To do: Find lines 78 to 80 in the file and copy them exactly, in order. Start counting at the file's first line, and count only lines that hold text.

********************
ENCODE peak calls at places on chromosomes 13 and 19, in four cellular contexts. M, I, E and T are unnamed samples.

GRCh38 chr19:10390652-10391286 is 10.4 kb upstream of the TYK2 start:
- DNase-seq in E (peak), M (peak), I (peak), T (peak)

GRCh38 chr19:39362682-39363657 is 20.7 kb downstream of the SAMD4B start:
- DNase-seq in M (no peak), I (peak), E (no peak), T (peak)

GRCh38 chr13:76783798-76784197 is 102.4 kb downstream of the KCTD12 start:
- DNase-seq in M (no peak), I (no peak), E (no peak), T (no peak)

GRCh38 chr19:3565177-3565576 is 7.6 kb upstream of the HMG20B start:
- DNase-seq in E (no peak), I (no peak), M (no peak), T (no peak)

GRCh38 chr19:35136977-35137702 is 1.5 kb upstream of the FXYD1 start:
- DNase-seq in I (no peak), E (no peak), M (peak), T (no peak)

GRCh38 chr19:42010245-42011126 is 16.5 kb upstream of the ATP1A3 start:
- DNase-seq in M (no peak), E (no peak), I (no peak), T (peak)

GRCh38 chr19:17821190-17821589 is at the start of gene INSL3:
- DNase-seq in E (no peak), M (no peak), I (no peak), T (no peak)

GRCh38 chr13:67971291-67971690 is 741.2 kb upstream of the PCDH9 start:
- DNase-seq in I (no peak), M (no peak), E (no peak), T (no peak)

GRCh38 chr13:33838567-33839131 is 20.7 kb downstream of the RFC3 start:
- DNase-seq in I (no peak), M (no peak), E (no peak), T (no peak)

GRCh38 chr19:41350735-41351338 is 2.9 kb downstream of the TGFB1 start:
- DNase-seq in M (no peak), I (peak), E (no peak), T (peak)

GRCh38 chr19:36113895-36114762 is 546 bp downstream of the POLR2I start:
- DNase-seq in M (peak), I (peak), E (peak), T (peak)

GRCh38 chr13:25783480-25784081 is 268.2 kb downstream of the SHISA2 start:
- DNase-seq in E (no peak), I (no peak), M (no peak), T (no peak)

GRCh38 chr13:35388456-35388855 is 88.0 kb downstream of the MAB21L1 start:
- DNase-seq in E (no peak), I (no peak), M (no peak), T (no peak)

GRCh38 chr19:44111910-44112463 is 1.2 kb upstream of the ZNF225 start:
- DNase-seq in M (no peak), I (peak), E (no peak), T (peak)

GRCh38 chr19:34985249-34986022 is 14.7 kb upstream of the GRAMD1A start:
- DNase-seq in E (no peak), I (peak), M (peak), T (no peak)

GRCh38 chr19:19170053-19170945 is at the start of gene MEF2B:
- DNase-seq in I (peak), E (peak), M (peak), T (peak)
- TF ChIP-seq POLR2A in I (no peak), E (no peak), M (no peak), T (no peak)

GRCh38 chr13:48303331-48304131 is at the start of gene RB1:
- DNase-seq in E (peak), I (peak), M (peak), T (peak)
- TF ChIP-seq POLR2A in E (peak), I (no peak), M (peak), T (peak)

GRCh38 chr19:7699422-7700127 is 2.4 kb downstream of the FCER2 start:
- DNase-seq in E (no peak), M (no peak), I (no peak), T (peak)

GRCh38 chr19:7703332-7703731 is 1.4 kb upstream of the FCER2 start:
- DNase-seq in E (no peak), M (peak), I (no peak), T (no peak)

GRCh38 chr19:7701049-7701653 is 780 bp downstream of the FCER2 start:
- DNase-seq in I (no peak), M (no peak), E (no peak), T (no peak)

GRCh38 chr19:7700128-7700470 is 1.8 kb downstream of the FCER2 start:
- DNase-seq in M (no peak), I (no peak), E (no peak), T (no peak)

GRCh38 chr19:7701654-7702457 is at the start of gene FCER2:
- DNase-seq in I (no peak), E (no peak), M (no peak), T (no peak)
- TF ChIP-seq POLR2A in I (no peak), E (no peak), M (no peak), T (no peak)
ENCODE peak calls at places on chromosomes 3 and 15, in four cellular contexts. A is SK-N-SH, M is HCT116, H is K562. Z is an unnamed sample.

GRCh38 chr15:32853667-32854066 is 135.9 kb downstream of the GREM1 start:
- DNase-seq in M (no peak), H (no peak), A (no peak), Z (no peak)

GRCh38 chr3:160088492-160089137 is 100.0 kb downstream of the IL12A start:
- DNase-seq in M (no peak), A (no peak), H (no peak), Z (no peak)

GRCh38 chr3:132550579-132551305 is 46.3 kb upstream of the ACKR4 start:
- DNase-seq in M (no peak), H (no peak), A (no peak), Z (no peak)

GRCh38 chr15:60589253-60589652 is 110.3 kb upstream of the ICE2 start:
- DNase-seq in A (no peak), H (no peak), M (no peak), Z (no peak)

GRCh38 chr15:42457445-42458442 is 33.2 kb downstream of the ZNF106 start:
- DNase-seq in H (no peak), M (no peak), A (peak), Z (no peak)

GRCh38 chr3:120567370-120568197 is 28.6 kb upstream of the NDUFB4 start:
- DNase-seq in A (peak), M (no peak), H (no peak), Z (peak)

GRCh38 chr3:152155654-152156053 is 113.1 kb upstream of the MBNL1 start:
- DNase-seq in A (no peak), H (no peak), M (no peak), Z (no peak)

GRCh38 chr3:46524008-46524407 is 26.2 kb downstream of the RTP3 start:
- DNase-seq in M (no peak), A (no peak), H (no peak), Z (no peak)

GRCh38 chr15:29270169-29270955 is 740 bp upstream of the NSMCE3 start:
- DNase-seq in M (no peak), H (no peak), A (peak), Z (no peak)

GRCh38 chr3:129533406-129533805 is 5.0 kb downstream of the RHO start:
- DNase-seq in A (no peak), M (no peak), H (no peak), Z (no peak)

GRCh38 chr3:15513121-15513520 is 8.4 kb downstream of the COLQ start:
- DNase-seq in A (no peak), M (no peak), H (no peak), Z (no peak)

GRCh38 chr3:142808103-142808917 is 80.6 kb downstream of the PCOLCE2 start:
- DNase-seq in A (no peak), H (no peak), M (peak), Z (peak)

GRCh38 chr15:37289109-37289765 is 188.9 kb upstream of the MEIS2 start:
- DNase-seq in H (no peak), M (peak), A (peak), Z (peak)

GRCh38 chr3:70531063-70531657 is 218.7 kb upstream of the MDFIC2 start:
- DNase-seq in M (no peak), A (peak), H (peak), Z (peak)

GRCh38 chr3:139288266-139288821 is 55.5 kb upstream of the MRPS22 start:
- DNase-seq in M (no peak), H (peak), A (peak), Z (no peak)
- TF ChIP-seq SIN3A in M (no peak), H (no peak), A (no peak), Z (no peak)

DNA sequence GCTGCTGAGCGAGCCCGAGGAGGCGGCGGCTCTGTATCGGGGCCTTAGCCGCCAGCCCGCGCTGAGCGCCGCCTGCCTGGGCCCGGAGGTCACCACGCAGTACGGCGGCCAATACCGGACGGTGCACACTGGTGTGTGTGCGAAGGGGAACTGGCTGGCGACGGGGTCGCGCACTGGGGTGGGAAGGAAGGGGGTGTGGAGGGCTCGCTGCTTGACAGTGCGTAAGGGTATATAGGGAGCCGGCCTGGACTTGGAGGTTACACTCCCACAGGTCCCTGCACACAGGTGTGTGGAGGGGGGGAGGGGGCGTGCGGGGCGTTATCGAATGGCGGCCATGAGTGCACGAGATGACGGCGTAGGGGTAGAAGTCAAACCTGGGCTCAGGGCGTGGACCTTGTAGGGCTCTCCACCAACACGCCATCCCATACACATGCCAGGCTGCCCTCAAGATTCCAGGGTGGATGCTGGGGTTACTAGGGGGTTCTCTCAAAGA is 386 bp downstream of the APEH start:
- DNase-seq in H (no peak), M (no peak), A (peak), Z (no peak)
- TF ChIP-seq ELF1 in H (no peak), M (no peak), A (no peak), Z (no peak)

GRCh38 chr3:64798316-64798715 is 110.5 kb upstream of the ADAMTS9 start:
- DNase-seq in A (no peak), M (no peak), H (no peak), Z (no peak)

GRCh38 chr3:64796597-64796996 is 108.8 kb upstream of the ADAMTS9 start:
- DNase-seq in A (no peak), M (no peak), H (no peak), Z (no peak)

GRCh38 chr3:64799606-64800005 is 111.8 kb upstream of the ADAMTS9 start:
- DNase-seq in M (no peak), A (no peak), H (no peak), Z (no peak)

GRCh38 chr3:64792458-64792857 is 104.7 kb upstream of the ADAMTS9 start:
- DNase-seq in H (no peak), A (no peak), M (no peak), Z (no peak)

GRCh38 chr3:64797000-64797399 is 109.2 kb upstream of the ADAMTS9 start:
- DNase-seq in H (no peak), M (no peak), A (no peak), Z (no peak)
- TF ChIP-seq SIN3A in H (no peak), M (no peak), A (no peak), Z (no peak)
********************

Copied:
GRCh38 chr3:139288266-139288821 is 55.5 kb upstream of the MRPS22 start:
- DNase-seq in M (no peak), H (peak), A (peak), Z (no peak)
- TF ChIP-seq SIN3A in M (no peak), H (no peak), A (no peak), Z (no peak)